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4) Find Journal Articles: Cited Reference Searching & Journal Impact Factors

A University of Lethbridge Library guide to finding journal articles.

Cited Reference Searching

Cited references are the articles, books or other materials listed in a bibliography or as works cited in a particular publication. Because citation databases index each reference, it is possible to search these cited references. One can follow a particular cited reference, or cited author, forward in time to find more current articles that have also cited that author or work.

Why use cited reference searching?

  • To locate current research based on earlier research
  • To find out how many times and where a publication is being cited
  • To find out who is citing a particular paper
  • To find out how a particular research topic is being used to support other research
  • To track the history of a research idea
  • To track the research history of a researcher
  • To determine how well your own published research is cited for promotion/tenure considerations

What resources offer cited reference searching?

Many online resources offer cited reference searching; examples are:

Web of Science
The most comprehensive source for cited reference searching. Despite its name, it covers all disciplines.

Academic Search Complete  

Look for the Times Cited in this Database link in your results list or begin your search by clicking on the Cited References link above the search form.

SportDiscus

Look for the Times Cited in this Database link in your results list or begin your search by clicking on the Cited References link above the search form.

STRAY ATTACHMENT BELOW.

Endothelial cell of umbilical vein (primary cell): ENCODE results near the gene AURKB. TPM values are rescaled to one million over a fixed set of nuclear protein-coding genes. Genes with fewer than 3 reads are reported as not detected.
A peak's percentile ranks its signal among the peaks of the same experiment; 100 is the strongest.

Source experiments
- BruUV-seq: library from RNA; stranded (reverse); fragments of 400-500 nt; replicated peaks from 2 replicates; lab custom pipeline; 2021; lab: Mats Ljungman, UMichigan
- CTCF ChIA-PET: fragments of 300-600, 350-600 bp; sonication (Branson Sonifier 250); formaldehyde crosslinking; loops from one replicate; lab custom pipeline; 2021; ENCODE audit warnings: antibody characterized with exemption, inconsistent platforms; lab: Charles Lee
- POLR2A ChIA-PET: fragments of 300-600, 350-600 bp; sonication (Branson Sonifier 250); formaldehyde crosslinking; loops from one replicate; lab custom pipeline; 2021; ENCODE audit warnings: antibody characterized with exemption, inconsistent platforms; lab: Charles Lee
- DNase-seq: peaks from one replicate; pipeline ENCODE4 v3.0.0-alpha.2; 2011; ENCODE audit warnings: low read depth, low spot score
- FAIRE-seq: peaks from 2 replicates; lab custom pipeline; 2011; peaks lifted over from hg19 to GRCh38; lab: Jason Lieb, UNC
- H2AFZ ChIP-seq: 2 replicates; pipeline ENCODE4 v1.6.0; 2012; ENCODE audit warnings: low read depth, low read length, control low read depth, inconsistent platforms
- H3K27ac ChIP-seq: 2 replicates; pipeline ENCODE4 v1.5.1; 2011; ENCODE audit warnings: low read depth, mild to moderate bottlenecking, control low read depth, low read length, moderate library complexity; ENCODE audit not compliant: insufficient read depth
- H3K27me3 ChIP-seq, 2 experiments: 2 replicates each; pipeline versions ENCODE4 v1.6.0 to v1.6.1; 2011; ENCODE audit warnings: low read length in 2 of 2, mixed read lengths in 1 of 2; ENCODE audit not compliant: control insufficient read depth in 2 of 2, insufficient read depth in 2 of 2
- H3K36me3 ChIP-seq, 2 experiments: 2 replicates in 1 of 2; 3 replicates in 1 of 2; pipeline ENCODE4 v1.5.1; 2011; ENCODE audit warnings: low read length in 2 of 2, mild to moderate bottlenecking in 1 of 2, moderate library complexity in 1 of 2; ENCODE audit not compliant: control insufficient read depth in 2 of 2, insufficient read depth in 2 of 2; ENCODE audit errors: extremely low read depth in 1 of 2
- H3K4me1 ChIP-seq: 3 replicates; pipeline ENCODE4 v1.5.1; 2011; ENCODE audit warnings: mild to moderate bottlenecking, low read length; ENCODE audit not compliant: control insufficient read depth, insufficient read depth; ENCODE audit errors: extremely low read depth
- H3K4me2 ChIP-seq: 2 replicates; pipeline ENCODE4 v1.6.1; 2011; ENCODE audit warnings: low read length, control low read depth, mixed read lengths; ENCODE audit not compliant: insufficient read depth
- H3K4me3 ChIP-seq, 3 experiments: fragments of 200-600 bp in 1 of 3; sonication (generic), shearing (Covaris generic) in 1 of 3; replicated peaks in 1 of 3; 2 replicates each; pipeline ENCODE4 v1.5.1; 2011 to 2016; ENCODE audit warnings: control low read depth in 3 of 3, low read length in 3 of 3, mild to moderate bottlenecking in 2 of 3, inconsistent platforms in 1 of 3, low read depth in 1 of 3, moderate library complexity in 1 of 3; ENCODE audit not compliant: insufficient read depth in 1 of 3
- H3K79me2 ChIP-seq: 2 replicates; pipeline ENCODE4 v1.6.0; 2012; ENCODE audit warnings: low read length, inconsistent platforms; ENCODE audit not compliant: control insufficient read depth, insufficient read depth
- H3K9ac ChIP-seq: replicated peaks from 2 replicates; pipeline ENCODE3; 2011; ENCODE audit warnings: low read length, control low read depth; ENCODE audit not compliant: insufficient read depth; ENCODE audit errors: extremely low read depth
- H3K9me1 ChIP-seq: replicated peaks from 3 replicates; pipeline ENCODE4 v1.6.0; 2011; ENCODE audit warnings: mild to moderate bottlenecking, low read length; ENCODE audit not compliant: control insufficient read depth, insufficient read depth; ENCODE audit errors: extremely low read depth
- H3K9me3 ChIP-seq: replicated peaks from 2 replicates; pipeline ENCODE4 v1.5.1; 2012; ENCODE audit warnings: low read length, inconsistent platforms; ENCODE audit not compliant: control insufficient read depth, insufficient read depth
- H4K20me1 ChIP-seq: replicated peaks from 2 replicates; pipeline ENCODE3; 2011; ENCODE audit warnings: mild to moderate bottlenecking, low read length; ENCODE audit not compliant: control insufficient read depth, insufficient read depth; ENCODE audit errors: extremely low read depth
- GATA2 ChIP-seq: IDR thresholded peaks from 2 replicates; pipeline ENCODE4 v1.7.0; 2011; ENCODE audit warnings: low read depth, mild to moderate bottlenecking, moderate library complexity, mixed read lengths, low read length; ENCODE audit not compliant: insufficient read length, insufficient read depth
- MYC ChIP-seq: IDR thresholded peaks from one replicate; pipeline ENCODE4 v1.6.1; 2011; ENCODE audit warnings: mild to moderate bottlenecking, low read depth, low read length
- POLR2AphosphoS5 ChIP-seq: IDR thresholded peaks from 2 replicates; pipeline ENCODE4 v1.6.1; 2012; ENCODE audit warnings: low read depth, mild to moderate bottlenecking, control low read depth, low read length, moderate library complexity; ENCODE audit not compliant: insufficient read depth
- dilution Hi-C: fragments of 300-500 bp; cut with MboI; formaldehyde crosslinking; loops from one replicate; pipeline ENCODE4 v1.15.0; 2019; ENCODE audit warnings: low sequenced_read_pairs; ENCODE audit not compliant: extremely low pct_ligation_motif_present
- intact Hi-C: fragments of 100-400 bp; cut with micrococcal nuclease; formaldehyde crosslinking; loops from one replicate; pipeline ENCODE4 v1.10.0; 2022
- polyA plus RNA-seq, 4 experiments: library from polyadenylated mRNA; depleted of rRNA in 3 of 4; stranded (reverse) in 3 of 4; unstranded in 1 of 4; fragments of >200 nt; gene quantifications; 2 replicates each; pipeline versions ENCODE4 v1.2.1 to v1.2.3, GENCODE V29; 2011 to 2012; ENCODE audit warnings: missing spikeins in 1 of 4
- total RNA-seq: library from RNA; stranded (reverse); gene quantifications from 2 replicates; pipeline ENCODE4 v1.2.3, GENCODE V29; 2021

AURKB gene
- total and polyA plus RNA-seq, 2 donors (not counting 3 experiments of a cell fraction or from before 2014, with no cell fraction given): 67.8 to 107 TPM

Google Scholar

Look for the Cited By link in your results list.

This list does not list all of the databases which link to citing articles; look at the record within the database you are working, and the functionality may be there as well.

Journal Impact Factors

An Impact factor is defined as a quantitative measure of the frequency with which the 'average article' published in a given scholarly journal has been cited in a particular year or period; thus the impact factor is a measure for the relative importance of a scholarly journal within its field. 

The Journal Impact Factor is calculated by dividing the number of citations in a given year by the total number of articles published in the previous two years.

Impact factor is a rough indicator of the relative importance of a scholarly journal within its field. However, evaluating journals is not an exact science. It is important to remember that high quality articles may be published in low impact journals, and vice versa. Different subject areas also have different valuations of impact factors.

Where do I find the most cited journals in my field and their impact factors?

Journal Citation Reports, published by the Institute for Scientific Information (ISI), are a source for impact factors of research journals:

Journal Citation Reports (Science Edition)

Journal Citation Reports (Social Sciences Edition)

For additional information about journal impact factors and a guide to using the resources, refer to ISI's Journal Citation Reports Tutorial           

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